The ancient folk of India and those of medieval Italy believed diamonds were thunderbolts that became lodged into the earth. Only a thunderbolt could cut into glass and other metals, thus the diamond became the Queen of the gems.
Because a diamond is so durable, it has come to symbolize everlasting love and a lifetime of commitment. The tradition of giving a diamond engagement ring is traced back to 1477, when Archduke Maximilian of Austria presented Mary of Burgundy with a simple gold band set with a diamond representing pure, fiery beauty. He placed it on the third finger of her left hand, believing it contained a vein that coursed directly to his beloved’s heart. Over time, this royal tradition gained popularity around the world. Today, according to a recent De Beers’ survey, four out of five brides receive a diamond engagement ring.
Centuries ago, it was believed that diamonds protected an individual from harm and actually brought luck and success to the wearer, counteracting the effects of unfortunate astrological events and endowing the wearer with charm and the ability to attract others. The Greek philosopher, Plato wrote about diamonds as living beings, embodying celestial spirits.
The folklore of diamonds exists in every culture. In Hindu mythology, diamond has a great importance. It is the vajra (lightning, the weapon of Indra, main god of the Hindus), and by the 6 points of the stone symbolizes the true man who resists to attacks from the north, south, east and west, from the infernal powers and celestial powers. Therefore, a diamond bearer is protected from fire, poison, thieves, water snakes, and evil spirits.
In the 16th century, it was believed that diamond was a poison, and that diamond powder was an ingredient in the famous “succession powders” of Catherine of Medici. This legend was kept alive to discourage thieves from swallowing diamonds to hide them.
The word diamond comes from the Greek “adamas” meaning unconquerable. They have been mined for more than 4,000 years; ancient Romans to modern-day Indians have believed in their magic throughout the ages. Roman soldiers and medieval knights wore diamonds in battle for protection and to ensure victory.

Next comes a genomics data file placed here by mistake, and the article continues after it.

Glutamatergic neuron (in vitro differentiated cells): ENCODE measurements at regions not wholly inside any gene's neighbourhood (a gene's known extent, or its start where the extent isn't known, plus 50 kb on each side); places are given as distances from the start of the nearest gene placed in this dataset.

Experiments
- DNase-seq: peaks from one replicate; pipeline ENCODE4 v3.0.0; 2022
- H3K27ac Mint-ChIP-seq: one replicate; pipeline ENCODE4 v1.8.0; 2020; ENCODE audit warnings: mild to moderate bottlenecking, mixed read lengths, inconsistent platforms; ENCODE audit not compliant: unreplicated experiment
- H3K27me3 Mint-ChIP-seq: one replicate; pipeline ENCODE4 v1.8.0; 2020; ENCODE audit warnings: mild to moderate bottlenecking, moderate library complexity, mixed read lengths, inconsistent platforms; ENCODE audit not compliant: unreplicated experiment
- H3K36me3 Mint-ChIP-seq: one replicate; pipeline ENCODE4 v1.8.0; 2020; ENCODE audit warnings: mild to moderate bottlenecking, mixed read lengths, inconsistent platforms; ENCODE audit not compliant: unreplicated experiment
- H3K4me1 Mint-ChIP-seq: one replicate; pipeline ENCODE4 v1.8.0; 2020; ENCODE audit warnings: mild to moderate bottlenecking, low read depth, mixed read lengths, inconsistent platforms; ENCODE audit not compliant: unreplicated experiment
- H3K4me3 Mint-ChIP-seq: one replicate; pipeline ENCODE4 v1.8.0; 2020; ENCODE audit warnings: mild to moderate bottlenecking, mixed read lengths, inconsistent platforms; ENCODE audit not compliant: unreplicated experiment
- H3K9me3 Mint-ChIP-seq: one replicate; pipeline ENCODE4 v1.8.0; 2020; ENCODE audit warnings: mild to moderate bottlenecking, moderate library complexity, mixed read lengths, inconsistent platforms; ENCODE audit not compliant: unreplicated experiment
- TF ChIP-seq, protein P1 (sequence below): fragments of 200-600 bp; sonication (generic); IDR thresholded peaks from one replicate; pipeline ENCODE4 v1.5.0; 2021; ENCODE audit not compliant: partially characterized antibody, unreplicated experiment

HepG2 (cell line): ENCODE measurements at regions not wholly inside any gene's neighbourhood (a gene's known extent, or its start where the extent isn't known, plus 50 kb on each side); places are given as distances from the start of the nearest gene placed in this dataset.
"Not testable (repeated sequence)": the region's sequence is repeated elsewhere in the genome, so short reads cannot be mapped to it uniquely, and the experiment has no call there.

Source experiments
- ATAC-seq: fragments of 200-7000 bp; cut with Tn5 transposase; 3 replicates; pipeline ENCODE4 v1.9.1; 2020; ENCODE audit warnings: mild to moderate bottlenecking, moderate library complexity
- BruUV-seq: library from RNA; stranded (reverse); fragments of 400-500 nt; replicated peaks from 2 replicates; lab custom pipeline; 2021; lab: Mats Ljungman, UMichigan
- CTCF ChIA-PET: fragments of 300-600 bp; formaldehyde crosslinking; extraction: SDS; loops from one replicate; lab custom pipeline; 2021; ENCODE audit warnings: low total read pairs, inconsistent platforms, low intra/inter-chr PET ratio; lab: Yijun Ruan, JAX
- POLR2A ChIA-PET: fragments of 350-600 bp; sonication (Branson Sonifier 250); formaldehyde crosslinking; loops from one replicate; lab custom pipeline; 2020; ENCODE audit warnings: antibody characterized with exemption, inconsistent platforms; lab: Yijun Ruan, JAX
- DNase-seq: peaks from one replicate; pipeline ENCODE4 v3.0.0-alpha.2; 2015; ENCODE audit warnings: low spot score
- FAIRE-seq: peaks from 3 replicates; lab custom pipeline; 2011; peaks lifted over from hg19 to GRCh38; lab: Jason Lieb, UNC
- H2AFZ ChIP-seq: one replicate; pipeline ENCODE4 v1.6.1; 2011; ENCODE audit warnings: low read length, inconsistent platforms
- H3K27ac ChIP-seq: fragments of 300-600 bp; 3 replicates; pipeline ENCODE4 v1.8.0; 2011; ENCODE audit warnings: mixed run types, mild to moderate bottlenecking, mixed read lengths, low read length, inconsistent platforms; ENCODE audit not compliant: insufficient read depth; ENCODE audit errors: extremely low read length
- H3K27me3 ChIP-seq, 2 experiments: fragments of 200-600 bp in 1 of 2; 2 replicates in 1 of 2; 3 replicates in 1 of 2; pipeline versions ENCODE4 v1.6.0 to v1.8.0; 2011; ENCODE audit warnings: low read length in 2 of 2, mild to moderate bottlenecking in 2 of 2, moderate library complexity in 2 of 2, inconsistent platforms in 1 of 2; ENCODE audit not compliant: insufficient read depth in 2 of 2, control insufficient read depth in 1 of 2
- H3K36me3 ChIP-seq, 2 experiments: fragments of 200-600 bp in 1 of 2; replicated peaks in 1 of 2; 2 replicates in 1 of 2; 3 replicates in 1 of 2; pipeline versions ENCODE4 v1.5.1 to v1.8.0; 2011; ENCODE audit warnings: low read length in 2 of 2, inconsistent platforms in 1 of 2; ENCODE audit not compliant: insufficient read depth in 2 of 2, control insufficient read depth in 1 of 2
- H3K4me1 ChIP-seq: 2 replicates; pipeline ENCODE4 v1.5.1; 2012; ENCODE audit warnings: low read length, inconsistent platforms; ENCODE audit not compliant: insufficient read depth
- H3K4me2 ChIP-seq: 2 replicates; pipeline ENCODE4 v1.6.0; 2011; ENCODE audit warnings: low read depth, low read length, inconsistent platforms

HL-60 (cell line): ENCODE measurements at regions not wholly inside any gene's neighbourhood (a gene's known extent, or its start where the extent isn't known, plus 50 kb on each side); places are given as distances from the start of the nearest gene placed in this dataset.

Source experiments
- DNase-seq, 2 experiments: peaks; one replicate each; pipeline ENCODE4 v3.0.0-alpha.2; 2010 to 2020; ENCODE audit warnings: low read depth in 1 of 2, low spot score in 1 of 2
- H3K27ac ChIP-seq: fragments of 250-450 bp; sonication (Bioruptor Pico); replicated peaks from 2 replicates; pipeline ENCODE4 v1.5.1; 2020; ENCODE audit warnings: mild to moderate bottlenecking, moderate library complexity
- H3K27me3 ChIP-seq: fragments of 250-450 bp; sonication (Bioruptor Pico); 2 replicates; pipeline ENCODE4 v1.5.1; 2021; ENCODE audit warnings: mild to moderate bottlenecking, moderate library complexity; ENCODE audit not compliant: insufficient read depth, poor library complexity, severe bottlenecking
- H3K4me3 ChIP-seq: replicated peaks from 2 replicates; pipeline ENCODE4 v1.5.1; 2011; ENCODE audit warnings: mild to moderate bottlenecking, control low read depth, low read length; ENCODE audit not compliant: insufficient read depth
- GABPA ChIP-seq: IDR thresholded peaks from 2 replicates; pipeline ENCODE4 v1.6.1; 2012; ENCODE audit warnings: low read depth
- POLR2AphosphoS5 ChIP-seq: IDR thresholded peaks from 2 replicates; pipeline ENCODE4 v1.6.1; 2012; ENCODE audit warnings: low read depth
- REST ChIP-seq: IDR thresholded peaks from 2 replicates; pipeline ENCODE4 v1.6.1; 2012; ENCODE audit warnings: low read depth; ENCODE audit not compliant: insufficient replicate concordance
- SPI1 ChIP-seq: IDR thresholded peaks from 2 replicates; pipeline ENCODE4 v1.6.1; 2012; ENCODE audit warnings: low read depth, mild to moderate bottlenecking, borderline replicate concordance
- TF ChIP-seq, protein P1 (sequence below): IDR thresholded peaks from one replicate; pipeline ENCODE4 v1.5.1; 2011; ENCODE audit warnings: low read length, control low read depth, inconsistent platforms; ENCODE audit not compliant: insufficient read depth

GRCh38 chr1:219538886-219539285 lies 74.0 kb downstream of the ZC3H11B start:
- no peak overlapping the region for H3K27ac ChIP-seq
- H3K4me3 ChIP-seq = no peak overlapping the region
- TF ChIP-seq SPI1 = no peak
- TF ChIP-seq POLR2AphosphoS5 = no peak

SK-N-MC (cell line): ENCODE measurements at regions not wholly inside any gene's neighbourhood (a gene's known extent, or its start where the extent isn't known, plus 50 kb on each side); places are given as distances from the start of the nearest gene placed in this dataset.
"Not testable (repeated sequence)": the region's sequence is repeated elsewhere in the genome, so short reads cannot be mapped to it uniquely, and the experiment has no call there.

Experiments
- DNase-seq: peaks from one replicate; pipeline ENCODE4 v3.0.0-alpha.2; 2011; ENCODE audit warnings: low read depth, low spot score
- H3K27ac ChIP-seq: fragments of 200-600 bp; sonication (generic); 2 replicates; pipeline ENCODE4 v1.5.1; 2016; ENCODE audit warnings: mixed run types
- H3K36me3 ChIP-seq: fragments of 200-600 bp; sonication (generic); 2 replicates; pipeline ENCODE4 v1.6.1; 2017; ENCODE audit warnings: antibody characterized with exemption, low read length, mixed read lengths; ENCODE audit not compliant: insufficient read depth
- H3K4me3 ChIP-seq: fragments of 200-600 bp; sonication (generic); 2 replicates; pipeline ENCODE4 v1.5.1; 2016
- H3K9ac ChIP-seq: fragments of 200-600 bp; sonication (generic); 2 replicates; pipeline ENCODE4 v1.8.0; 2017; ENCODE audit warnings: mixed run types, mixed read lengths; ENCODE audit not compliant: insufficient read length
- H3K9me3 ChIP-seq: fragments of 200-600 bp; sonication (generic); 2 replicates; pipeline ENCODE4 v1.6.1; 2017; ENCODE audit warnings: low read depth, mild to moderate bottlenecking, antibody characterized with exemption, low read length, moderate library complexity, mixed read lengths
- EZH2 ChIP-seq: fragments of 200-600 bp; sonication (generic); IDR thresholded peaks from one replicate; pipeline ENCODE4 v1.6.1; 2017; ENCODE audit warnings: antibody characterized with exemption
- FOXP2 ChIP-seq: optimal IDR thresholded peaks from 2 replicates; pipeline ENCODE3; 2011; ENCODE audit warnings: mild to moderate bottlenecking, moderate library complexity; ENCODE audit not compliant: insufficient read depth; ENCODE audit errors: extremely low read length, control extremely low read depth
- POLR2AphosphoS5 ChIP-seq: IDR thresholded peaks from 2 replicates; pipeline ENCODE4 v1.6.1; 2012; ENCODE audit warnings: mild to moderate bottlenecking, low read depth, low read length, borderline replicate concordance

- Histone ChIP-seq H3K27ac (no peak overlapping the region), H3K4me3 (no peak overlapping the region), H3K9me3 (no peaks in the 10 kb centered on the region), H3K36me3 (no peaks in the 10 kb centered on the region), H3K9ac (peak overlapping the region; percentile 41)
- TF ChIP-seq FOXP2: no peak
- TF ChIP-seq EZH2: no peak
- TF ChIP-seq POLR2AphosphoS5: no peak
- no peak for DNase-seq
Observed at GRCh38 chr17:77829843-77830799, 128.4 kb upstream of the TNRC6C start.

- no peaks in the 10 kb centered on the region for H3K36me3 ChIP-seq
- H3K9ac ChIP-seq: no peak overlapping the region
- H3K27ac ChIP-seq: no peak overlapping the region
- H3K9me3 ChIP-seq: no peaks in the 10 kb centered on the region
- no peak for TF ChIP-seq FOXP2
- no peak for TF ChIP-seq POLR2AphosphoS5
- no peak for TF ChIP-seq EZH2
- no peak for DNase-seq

People, who use diamonds for magic spells, know they can only be used for positive magic, because a diamond is believed to amplify any energy with which it meets. If your energy is positive the diamond can magnify it to manifest what you desire in a positive way. If you energy is negative watch out, that could come back as you gaze upon a diamond.
When used in healing, diamonds are known to reverse an illness by holding the gem over the charka in that coincides with the illness. A diamond ring can be used to focus energies into your hands and then send the positive energy into another person’s body.
If you suffer from a frequent headache you can try meditating with a diamond placed on your own crown Chakra, or on your forehead. Visualize the energy of the heaves as silvery light that is being drawn down through the diamond into your head purifying your aura and removing the tension and stress that can cause headaches. They are also used to produce positive dreams and for purifying as it’s known to balance energies and should be worn during meditations.
Today women are the greatest wearers of the gem. A woman who receives a diamond gift becomes a special and prized human being, a woman with enviable celebrity status. It is a man’s way of saving, “you’re quite a catch and let this diamond ring symbolize my wish that you never leave me.”
Saying that women love diamonds because of their exorbitant value is rather crude, but psychologically and honestly speaking, cost somehow is compared to the value-added component in a love affair. In a way, a diamond is the “thunderbolt” of love that binds lovers forever. There is something very romantic in that.